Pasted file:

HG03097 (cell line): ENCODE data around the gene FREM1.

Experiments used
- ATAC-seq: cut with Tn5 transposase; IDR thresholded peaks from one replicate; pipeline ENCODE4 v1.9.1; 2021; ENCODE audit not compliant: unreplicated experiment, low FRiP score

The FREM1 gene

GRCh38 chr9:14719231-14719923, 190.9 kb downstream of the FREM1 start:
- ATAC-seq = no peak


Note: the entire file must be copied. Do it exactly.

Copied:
HG03097 (cell line): ENCODE data around the gene FREM1.

Experiments used
- ATAC-seq: cut with Tn5 transposase; IDR thresholded peaks from one replicate; pipeline ENCODE4 v1.9.1; 2021; ENCODE audit not compliant: unreplicated experiment, low FRiP score

The FREM1 gene

GRCh38 chr9:14719231-14719923, 190.9 kb downstream of the FREM1 start:
- ATAC-seq = no peak